And, for those instituted as acolytes:
Take these vessels with bread and wine for the celebration of the Eucharist. Make your life worthy of your service at the table of the Lord and of His Church.
Bishop Cote reminded all the seminarians that as ministers of God and of the Church they are to read the signs of the times, to think with the Church, to share the Good News of the Lord and to signs of mercy for the faithful. He emphasized that priests and deacons and other ministers are to be gentle shepherds of the Gospel: nothing harsh, nothing repelling when it comes to teaching the faith and exercising the pastoral office.
My friend and neighbor, Ken Dagliere, a seminarian for the Archdiocese of Hartford was one of the men given ministry of acolyte. His new ministry allows him to officially serve at the altar, expose and repose the Blessed Sacrament and cleanse the liturgical vessels if a deacon or priest is not available.

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Driving to and from the seminary there was a tangible experience holiness and the feeling of rightness of the event just lived: not only did I sense the presence of the Holy Spirit but also the graces of friendship and the beauty of the horizon revealed the face of God. New England color is particularly revealing of God’s interest in our lives. You know when something is “just right,” “just what it’s supposed to be.” Saint Catherine of Siena tells us that we know that grace is at work in our lives when we are who we are meant to be; in another vein: we are to strive to be what God has made us to be. It is an awareness of the Divine Plan in our lives. And so today, 27 seminarians, visiting priests and laity with the bishop asked the Holy Spirit once again make hallow the lives those called to priesthood. But lest we forget that all people have vocations: some it’s priesthood, for others it’s teaching, and others the lay life in its multiplicity of works; all are called to seek the face of Christ and to live the Gospel and the sacraments.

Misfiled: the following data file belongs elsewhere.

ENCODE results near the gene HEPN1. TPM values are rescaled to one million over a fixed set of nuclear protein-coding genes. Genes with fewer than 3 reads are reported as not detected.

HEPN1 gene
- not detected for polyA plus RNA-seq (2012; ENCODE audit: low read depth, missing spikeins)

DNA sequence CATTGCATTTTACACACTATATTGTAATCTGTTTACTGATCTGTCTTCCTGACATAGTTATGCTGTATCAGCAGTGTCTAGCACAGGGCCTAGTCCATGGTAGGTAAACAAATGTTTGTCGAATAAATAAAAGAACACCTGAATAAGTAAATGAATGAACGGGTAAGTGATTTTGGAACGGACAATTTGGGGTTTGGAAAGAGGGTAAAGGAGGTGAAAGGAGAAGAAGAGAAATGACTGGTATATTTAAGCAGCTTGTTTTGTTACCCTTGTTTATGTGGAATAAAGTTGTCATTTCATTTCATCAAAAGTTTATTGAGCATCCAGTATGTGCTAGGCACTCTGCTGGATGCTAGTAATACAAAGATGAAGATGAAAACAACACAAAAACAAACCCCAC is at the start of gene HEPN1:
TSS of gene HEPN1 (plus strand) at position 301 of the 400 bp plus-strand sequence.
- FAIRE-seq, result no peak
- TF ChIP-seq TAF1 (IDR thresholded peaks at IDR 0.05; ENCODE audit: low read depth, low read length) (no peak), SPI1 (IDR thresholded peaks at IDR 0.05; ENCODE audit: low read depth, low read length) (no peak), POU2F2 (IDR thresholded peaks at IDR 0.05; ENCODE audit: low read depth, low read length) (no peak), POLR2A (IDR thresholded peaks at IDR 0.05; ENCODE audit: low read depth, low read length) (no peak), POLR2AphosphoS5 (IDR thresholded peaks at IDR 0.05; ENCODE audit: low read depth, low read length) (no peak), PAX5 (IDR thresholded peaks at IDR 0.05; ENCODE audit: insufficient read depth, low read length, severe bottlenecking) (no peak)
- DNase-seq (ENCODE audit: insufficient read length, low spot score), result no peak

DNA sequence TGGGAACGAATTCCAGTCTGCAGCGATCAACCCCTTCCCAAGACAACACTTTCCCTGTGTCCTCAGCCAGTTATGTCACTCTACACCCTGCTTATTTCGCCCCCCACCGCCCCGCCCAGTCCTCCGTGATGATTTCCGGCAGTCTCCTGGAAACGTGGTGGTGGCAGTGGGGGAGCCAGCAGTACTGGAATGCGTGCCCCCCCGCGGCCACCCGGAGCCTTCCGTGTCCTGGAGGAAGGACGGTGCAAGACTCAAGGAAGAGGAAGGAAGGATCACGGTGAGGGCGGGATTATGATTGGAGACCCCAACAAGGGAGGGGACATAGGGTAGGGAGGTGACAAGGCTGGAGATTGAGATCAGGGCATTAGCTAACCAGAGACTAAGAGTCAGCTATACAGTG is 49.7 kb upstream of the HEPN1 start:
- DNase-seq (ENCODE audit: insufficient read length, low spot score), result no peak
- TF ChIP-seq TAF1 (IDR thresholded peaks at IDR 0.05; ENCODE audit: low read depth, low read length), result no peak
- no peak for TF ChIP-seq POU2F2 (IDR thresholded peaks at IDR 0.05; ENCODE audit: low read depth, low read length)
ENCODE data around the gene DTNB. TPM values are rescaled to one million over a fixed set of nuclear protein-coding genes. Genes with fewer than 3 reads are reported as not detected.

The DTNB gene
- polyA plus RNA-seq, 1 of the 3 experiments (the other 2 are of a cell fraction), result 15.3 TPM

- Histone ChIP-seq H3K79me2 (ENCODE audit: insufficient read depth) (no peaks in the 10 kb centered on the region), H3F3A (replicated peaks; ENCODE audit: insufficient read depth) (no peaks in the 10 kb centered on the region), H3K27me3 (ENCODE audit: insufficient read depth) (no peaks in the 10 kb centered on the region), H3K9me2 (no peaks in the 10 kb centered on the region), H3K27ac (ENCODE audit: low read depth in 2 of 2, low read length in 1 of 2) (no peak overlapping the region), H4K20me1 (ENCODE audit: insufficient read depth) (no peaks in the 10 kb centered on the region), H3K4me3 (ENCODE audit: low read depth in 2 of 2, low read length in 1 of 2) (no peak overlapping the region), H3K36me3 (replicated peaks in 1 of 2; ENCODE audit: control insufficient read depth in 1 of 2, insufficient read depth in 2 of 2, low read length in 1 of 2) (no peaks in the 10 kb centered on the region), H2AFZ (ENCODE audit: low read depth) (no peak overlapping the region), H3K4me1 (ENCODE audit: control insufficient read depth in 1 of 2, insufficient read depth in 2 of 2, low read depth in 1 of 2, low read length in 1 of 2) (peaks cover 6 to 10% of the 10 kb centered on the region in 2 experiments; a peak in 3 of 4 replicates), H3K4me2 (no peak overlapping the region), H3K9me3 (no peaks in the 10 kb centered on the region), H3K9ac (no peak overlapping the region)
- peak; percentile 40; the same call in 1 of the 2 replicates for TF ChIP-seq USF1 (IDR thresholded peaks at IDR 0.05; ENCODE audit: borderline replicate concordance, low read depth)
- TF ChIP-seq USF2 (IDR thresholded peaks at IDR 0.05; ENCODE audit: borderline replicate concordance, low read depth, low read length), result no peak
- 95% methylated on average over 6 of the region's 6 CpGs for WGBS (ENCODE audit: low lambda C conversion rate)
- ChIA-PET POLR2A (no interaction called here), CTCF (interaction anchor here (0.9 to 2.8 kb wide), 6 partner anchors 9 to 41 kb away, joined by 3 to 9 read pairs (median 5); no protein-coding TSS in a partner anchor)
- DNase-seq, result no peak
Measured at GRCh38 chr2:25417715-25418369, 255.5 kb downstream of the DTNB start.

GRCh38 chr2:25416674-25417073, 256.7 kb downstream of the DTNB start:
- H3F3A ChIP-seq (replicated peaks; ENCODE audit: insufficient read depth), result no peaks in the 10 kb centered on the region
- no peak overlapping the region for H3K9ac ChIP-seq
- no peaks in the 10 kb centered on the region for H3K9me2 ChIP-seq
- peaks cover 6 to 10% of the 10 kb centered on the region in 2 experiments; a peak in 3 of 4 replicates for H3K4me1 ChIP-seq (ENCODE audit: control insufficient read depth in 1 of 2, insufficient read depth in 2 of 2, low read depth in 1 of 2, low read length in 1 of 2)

May Mary, Queen of the Apostles and seminarians, pray for Ken and the other seminarians as they continue their formation for priesthood.

The Cross of Christ prepares us for the final judgment

Heavenly Jerusalem Maronite.jpgAutumn is upon us with its mix of weather: recent days
there’s been warmth and coolness, rain, clouds and sun. The earth is adjusting and so are we, at least liturgically. Judging by the liturgical calendar of the Catholic Church we are
near the end of the liturgical year with the First Sunday of Advent only a few weeks away. Some churches, like the Maronites in
particular, mark this time of the liturgical year by counting weeks after the
Exaltation of the Cross in a time called the Season of the Cross. This particular season of the Maronite liturgical calendar prepares us to account for our lives by looking to our personal final victory through prayer, fasting, waiting, and conversion of life. The rich liturgical theology of the Maronite Church ought to draw us more closely to the glory of the Lord’s right side in an attitude of gratitude for all things in life.

You’ll hear Maronite liturgical theology speak of
Jesus’ Cross as “the Cross of Light,” the symbol -the reality– par excellence of
the victorious Son of Man and Son of God. The cross of is that primary sign by
which Jesus Christ, Our Lord, becomes for us the victor over death and opens
the gates of heaven for our entrance into blessedness with God the Father, God the Son and God the Holy Spirit.

The Maronite Church
prayed today: When you shall appear on the last day the sign of the cross shall
shine brighter than the sun, enable us, your worshipers, to enter your kingdom
of light, and glorify and thank you, O Christ, with your father, and your Holy
Spirit, now and forever.

About the author

Paul A. Zalonski is from New Haven, CT. He is a member of the Fraternity of Communion and Liberation, a Catholic ecclesial movement, and an Oblate of Saint Benedict. Contact Paul at paulzalonski[at]yahoo.com.